Discussing foreclosure activity decreasing, unemployment claims, mortgage rates and home home prices, UofM Consumer Survey and more…
ATTOM Data Solutions (you know them as RealtyTrac) just released their Q1 and March 2017 U.S. Foreclosure Market Report:
- Q1 2017 foreclosure activity was below pre-recession levels nationwide and in 102 out of 216 metropolitan statistical areas (47%) analyzed in the report
- U.S. foreclosure filings were down 11% from the previous quarter and down 19% from a year ago to the lowest level since Q3 2006
- The first-quarter foreclosure activity total was 16% below the pre-recession average of properties with foreclosure filings
- The number of U.S. properties with foreclosure filings in March 2017 was up 1% from the previous month but down 24% from a year ago
- This is the 18th consecutive month with a year-over-year decrease in overall U.S. foreclosure activity
- The number of U.S. properties that started the foreclosure process in March was up 6% from the previous month but also down 24% from a year ago
- Foreclosure starts were down on a year-over-year basis for the 21st consecutive month in March
Daren Blomquist, senior vice president with ATTOM Data Solutions:
U.S. foreclosure activity on a quarterly basis first dipped below pre-recession averages in the fourth quarter of last year, and this report shows that trend continuing for the second consecutive quarter. The number of local markets dropping below pre-recession levels continues to grow, up from 78 a year ago to 102 in this report.
Lots of good news in this report. I shared mainly the statistics for the U.S. but can assure you that the number of foreclosures in the Anderson SC area is much lower than it was just a few years ago.
In the week ending April 8, the advance figure for seasonally adjusted initial claims was 234,000, a decrease of 1,000 from the previous week’s revised level. The previous week’s level was revised up by 1,000 from 234,000 to 235,000. The 4-week moving average was 247,250, a decrease of 3,000 from the previous week’s revised average. The previous week’s average was revised up by 250 from 250,000 to 250,250.
This is below economists forecasts but I sometimes think my dog could forecast better than some of the experts…
This is also the 110th straight week that claims have been under 300,000. This could encourage the Fed to raise interest rates again but they are also going to look at the most recent jobs report. Which was extremely weak…
Doug Duncan, chief economist for Fannie Mae, in a recent article said:
The disappointing figures for March probably will not be enough to shake up the Fed with regard to its decision on whether to raise rates. However, should the next report show that the economy again only added about 80,000 jobs, or less, then I think that might delay the Fed [in making its decision].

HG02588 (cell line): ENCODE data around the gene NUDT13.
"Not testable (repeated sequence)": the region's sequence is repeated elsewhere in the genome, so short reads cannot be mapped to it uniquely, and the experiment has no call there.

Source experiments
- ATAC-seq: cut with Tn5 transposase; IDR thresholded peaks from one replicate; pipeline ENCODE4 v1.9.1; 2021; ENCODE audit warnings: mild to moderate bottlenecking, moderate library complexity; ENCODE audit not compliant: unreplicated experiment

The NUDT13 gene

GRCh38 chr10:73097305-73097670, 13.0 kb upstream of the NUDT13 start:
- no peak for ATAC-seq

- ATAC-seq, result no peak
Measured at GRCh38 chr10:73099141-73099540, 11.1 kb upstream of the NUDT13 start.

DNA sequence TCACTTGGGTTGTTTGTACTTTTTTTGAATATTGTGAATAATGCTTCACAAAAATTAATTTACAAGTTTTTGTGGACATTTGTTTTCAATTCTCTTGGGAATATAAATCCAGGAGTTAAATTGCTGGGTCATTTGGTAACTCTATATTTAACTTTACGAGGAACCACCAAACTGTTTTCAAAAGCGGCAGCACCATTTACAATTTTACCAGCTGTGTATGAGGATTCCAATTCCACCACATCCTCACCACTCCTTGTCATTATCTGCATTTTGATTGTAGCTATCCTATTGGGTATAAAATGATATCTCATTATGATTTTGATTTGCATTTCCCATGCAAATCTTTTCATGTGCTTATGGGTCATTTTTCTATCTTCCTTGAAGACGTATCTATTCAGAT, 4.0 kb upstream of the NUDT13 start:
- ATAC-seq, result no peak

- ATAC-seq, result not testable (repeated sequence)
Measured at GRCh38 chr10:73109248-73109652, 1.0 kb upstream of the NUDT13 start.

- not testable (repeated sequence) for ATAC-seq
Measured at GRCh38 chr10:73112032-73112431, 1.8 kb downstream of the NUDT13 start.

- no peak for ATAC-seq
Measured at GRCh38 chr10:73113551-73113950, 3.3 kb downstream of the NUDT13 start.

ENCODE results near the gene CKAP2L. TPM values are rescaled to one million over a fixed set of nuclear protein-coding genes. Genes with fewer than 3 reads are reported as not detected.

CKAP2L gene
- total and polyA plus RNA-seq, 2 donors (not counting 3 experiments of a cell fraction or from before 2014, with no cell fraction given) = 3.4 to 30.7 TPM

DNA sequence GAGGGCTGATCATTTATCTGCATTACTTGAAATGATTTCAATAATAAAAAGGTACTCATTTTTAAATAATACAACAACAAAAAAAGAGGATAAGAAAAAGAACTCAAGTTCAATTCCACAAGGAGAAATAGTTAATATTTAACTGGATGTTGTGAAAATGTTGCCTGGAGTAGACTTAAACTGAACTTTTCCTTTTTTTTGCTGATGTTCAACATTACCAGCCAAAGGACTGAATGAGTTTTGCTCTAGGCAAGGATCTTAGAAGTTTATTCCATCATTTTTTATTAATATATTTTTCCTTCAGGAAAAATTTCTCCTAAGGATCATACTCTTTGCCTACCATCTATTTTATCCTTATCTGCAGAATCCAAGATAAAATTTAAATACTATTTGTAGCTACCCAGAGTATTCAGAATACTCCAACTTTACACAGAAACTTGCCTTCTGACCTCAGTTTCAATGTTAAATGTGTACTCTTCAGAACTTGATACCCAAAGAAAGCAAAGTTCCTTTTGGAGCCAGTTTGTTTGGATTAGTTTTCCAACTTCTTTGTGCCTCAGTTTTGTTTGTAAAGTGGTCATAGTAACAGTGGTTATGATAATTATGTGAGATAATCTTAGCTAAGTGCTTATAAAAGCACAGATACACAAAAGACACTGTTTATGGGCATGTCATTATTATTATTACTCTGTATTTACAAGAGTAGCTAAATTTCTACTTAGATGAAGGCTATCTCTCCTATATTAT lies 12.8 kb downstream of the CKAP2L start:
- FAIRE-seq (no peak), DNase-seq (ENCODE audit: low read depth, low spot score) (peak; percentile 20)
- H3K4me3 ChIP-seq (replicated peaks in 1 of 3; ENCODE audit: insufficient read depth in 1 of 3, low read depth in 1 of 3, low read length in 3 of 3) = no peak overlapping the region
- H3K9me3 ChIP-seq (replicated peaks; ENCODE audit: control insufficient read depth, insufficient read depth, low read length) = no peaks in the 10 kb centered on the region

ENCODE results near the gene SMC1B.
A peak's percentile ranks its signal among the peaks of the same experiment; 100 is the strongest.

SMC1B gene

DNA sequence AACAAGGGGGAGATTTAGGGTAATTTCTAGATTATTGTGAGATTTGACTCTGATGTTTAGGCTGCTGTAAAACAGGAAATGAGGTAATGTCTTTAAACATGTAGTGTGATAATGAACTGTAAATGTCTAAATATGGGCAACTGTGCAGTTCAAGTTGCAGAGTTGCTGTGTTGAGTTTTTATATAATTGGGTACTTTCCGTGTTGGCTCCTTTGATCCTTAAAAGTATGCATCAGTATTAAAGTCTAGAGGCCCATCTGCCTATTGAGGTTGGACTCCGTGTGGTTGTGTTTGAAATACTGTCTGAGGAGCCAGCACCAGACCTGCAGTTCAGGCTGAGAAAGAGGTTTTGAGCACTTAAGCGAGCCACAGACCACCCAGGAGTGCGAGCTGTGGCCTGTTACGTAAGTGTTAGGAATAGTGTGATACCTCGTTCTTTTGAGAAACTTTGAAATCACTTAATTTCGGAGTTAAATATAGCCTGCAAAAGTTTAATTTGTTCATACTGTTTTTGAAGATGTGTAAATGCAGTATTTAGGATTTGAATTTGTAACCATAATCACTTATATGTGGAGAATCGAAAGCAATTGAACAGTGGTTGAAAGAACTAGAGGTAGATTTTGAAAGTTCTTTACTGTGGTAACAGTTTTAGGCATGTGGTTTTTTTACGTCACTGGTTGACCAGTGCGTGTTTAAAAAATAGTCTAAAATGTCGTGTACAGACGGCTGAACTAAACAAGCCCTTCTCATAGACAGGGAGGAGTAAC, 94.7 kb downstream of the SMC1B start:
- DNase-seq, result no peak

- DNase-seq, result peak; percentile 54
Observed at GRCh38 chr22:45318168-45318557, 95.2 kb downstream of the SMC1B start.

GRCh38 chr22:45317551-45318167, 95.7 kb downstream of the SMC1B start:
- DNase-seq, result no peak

And we have to be concerned with N. Korea, Syria and some other yet to be discovered madness that could cause the Fed to NOT raise rates. Which means, home buyers still have a great opportunity with super low mortgage rates.
Speaking of super low mortgage rates, Freddie Mac just reported that the 30-year mortgage rate dropped for the 4th consecutive week and hit a new low for 2017!
- 30-year fixed-rate mortgages averaged 4.08% with an average 0.5 point
- This is down from last week when it averaged 4.10%
- A year ago at this time, 30-year fixed-rate mortgages averaged 3.58%
- 15-year fixed-rate mortgages averaged 3.34% with an average 0.5 point
- This is down from last week when it averaged 3.36%
- Last year at this time, 15-year fixed-rate mortgages averaged 2.86%
Sean Becketti, chief economist, Freddie Mac:
Following a weak March jobs report, the 10-year Treasury yield dropped about 5 basis points. The 30-year mortgage rate fell 2 basis points to 4.08%. Not only did the average 30-year fixed-rate mortgage decline for the fourth consecutive week in our survey, it also fell to a new 2017 low.
You may have missed yesterday’s article where I talked about the MBA reporting that rates decreased and Treasury yields.
More importantly, I talked about how some buyers are not taking advantage of today’s low rates because they think they need more down payment money or their credit score is too low. Which isn’t always true…
But what IF the Fed or something else causes mortgage rates to rise? What effect would higher mortgage rates have on home prices?
What Would Happen to Home Prices If Mortgage Rates Increase?
There is no doubt that the super low mortgage rates have helped the housing market recover faster. But, I am sure you have heard or read many experts predicting that mortgage rates are going to increase.
The MBA, Fannie, Freddie, and the NAR have all said that interest rates will increase this year. Increasing mortgage rates will affect home buyers and could hurt demand.
56% of economists in a recent Pulsenomics survey said that “rising mortgage interest rates, and their impact on mortgage affordability” will impact housing the most in 2017. If mortgage rates do increase, this should decrease the number of home buyers. And this should negatively affect house prices.
This is just simple supply and demand…
They also asked the question “In your opinion, at what level will the 30-year fixed rate mortgage rate significantly slow home value appreciation?”
Check out the results:
As you can see, most of the experts think that mortgage rates would have to hit 5% to affect house prices. How much home prices would decrease is hard to say. Also, increasing mortgage rates could translate into monthly payments that are even higher despite the slightly lower home prices.
From the UofM Survey of Consumers: